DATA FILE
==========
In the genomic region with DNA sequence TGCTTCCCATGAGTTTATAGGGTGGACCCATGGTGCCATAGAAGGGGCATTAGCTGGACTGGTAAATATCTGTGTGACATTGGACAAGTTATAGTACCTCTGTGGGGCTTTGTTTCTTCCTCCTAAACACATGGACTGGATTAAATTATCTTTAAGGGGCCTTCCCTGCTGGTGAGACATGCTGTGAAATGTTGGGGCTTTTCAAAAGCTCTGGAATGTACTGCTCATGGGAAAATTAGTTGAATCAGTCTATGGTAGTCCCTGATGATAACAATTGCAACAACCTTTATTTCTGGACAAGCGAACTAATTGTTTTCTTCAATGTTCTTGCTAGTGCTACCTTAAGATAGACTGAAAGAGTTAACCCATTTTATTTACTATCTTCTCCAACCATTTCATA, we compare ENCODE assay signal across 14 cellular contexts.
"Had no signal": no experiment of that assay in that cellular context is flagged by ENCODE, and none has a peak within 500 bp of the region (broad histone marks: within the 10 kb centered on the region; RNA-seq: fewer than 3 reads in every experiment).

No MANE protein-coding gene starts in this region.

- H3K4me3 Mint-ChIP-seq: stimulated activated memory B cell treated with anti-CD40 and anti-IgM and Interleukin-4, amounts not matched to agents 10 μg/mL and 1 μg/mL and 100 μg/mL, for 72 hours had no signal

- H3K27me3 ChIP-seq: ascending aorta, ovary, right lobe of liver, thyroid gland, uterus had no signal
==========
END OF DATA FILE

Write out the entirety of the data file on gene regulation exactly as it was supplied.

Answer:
In the genomic region with DNA sequence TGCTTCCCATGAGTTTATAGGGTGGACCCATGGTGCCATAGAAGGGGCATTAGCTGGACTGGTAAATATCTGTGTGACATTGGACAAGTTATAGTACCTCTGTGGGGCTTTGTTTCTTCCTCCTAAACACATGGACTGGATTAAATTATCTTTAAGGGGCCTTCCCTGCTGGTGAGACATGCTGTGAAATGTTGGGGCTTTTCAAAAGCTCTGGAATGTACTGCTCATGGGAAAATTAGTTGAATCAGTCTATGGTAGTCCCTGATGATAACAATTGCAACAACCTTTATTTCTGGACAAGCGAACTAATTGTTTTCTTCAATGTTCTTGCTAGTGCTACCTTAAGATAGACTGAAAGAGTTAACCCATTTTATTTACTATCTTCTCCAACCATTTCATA, we compare ENCODE assay signal across 14 cellular contexts.
"Had no signal": no experiment of that assay in that cellular context is flagged by ENCODE, and none has a peak within 500 bp of the region (broad histone marks: within the 10 kb centered on the region; RNA-seq: fewer than 3 reads in every experiment).

No MANE protein-coding gene starts in this region.

- H3K4me3 Mint-ChIP-seq: stimulated activated memory B cell treated with anti-CD40 and anti-IgM and Interleukin-4, amounts not matched to agents 10 μg/mL and 1 μg/mL and 100 μg/mL, for 72 hours had no signal

- H3K27me3 ChIP-seq: ascending aorta, ovary, right lobe of liver, thyroid gland, uterus had no signal